In a move that I personally think is a huge mistake, the Indian Directorate General of Foreign Trade (DGFT) announced that it’s effectively game over for DJI and others in India.

The order banning foreign drones came into place on the 9th of February 2022. Don’t take your drone on holiday with you now! It also puts thousands of casual Indian drone users in peril as their DJI craft have effectively become illegal.

No doubt there has been intensive lobbying from Indian manufacturers to make this a reality, only caring about the here and now and not the bigger picture.

There is a carve-out that will be abused relentlessly.

Import policy for drones in CBU (Completely Built-Up) /CKD (Completely Knocked Down)/SKD (Semi Knocked Down ) form… is prohibited with exceptions provided for R&D, defence and security purposes. If you are an R&D body, or a government-certified institution, or a drone manufacturing company, etc., you can import up to five drones at maximum for prototyping, testing, technology transfer with allied countries. Such imports by authorised institutions may be allowed after due approvals from DGFT and the permissions from line ministries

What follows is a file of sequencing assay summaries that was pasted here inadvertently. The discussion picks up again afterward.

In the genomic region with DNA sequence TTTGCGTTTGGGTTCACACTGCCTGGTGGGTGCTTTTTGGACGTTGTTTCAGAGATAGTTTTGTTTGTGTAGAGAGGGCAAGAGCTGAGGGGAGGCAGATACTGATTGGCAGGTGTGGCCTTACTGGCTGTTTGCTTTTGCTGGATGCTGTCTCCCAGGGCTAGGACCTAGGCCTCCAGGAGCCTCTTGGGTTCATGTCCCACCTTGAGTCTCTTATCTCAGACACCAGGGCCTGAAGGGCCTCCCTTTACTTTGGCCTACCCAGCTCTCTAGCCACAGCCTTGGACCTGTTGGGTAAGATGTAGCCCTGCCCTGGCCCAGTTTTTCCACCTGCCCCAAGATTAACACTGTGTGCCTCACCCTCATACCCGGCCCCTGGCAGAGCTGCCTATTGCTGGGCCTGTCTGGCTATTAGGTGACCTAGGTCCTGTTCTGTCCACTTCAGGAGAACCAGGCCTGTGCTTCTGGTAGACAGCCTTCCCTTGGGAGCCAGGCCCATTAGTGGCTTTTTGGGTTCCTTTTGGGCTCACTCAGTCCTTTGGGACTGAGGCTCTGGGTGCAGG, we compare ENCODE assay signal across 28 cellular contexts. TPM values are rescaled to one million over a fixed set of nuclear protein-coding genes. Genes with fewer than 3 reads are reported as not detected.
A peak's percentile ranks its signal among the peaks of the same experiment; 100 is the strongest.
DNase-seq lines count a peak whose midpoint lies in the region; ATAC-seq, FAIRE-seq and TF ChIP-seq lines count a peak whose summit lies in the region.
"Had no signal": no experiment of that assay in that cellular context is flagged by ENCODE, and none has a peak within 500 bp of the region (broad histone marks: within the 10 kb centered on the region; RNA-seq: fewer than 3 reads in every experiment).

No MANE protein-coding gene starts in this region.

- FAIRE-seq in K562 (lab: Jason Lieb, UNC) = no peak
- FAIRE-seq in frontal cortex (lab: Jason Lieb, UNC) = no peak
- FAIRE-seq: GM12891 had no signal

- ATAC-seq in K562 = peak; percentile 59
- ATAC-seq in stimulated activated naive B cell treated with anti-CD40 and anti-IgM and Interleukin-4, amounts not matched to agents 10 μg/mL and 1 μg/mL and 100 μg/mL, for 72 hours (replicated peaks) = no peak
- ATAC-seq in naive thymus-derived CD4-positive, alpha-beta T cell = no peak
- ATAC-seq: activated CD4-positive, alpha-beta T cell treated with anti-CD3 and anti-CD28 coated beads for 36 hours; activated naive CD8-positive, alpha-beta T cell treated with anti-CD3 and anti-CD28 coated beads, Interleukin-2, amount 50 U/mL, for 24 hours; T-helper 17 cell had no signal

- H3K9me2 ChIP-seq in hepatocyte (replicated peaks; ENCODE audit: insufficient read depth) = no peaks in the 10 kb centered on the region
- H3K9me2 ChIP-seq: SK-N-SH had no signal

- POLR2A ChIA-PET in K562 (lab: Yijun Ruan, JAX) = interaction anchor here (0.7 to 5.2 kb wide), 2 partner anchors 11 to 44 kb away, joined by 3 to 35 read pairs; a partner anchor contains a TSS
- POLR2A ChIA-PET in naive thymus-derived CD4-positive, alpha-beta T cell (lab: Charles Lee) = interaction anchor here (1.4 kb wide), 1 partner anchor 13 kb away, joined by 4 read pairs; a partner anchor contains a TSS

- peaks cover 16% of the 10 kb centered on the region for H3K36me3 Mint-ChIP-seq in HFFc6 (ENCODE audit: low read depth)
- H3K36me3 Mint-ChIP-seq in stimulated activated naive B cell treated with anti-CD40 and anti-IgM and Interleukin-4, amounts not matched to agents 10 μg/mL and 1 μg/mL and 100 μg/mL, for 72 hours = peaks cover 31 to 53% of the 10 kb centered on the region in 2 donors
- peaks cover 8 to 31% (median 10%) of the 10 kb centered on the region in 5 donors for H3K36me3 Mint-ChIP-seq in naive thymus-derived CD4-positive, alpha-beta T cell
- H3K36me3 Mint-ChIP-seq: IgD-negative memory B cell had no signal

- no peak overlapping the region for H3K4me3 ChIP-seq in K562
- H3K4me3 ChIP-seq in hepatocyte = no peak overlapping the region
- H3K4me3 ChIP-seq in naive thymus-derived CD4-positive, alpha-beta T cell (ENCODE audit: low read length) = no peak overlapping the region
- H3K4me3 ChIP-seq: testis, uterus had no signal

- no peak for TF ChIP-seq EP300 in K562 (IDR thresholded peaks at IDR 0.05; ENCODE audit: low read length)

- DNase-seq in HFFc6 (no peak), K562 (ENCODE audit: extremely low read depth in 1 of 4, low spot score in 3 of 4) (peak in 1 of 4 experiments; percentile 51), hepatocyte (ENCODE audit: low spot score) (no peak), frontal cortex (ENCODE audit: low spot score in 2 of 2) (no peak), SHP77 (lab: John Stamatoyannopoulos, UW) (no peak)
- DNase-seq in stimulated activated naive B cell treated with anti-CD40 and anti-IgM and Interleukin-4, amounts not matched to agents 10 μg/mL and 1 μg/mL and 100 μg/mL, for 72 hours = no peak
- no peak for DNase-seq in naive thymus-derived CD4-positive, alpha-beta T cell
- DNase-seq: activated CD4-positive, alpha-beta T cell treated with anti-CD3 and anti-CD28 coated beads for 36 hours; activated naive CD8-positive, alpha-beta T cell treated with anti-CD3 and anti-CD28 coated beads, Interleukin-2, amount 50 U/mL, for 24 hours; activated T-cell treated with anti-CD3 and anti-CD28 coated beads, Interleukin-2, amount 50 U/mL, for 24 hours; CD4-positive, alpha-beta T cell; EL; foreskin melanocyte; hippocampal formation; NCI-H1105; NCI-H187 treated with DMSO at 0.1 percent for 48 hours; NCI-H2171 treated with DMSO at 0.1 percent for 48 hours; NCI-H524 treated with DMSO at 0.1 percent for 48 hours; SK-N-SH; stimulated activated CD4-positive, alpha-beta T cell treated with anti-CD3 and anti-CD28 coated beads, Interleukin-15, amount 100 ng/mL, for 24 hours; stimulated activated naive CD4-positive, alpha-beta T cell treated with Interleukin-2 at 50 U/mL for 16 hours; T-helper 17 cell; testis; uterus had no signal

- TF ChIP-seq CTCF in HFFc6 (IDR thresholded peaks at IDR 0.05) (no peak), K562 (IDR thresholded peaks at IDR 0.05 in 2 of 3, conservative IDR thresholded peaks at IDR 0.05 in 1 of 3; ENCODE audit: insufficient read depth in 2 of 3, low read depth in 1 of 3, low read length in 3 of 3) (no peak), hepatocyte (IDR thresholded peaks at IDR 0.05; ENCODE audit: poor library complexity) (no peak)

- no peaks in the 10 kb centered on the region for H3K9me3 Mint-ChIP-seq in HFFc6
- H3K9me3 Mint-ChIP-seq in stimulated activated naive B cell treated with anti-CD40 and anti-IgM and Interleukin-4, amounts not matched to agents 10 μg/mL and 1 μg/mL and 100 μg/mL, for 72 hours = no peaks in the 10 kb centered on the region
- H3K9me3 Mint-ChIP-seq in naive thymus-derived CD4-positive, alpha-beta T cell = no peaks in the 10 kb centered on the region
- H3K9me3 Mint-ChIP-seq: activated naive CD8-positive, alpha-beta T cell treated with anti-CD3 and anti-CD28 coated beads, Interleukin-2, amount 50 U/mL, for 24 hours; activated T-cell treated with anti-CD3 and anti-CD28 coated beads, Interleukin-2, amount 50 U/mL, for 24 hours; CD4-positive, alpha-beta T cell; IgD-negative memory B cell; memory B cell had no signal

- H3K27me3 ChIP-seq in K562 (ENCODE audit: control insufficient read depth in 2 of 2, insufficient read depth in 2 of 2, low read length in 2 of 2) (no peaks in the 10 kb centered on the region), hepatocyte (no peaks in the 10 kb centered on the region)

It will work if local companies can match international prices, quality and reliability.

Finance Minister Nirmala Sitharaman in her budget speech called UAS a sunrise sector. She also spoke about the facilitation of ‘Drone Shakti’ through varied applications, Drone-As-A-Service (DrAAS), and ‘Kisan Drones’ for crop assessment, digitisation of land records, spraying of insecticides, and nutrients.

Perhaps her ear has been bent by too much VC BS. India makes great platforms but is at best a decade behind the curve.

Here’s my bet, India will end up making great rovers and autonomous boats as the friction required for development will be much less.

Let’s hope I am completely wrong, good luck Indian drone operators.

By Gary Mortimer

Founder and Editor of sUAS News | Gary Mortimer has been a commercial balloon pilot for 25 years and also flies full-size helicopters. Prior to that, he made tea and coffee in air traffic control towers across the UK as a member of the Royal Air Force.